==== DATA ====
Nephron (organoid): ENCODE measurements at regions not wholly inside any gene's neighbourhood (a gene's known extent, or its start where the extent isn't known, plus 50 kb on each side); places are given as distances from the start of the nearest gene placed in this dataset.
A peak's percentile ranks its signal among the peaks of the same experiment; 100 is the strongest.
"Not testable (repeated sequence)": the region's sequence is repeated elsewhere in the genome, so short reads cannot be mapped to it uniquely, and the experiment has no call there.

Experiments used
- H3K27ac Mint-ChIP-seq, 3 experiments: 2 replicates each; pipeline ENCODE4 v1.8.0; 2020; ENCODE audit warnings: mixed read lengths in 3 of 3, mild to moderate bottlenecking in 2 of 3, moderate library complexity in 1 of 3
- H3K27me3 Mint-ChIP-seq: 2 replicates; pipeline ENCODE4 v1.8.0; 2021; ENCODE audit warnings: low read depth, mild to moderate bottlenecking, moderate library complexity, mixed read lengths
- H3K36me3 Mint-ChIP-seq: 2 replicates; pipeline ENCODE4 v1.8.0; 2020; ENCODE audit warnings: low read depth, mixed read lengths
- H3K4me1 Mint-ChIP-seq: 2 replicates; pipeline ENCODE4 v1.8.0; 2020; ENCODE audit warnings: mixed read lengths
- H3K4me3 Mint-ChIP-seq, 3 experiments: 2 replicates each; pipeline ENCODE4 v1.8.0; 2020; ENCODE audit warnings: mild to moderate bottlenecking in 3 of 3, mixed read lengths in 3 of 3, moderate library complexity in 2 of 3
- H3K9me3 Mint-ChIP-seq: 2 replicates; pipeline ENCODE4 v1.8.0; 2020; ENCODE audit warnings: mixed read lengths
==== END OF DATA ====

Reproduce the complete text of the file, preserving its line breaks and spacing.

Nephron (organoid): ENCODE measurements at regions not wholly inside any gene's neighbourhood (a gene's known extent, or its start where the extent isn't known, plus 50 kb on each side); places are given as distances from the start of the nearest gene placed in this dataset.
A peak's percentile ranks its signal among the peaks of the same experiment; 100 is the strongest.
"Not testable (repeated sequence)": the region's sequence is repeated elsewhere in the genome, so short reads cannot be mapped to it uniquely, and the experiment has no call there.

Experiments used
- H3K27ac Mint-ChIP-seq, 3 experiments: 2 replicates each; pipeline ENCODE4 v1.8.0; 2020; ENCODE audit warnings: mixed read lengths in 3 of 3, mild to moderate bottlenecking in 2 of 3, moderate library complexity in 1 of 3
- H3K27me3 Mint-ChIP-seq: 2 replicates; pipeline ENCODE4 v1.8.0; 2021; ENCODE audit warnings: low read depth, mild to moderate bottlenecking, moderate library complexity, mixed read lengths
- H3K36me3 Mint-ChIP-seq: 2 replicates; pipeline ENCODE4 v1.8.0; 2020; ENCODE audit warnings: low read depth, mixed read lengths
- H3K4me1 Mint-ChIP-seq: 2 replicates; pipeline ENCODE4 v1.8.0; 2020; ENCODE audit warnings: mixed read lengths
- H3K4me3 Mint-ChIP-seq, 3 experiments: 2 replicates each; pipeline ENCODE4 v1.8.0; 2020; ENCODE audit warnings: mild to moderate bottlenecking in 3 of 3, mixed read lengths in 3 of 3, moderate library complexity in 2 of 3
- H3K9me3 Mint-ChIP-seq: 2 replicates; pipeline ENCODE4 v1.8.0; 2020; ENCODE audit warnings: mixed read lengths